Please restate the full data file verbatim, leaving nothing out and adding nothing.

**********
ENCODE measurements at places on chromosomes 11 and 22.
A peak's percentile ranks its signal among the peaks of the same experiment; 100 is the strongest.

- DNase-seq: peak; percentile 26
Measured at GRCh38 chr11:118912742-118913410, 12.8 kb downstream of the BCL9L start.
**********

ENCODE measurements at places on chromosomes 11 and 22.
A peak's percentile ranks its signal among the peaks of the same experiment; 100 is the strongest.

- DNase-seq: peak; percentile 26
Measured at GRCh38 chr11:118912742-118913410, 12.8 kb downstream of the BCL9L start.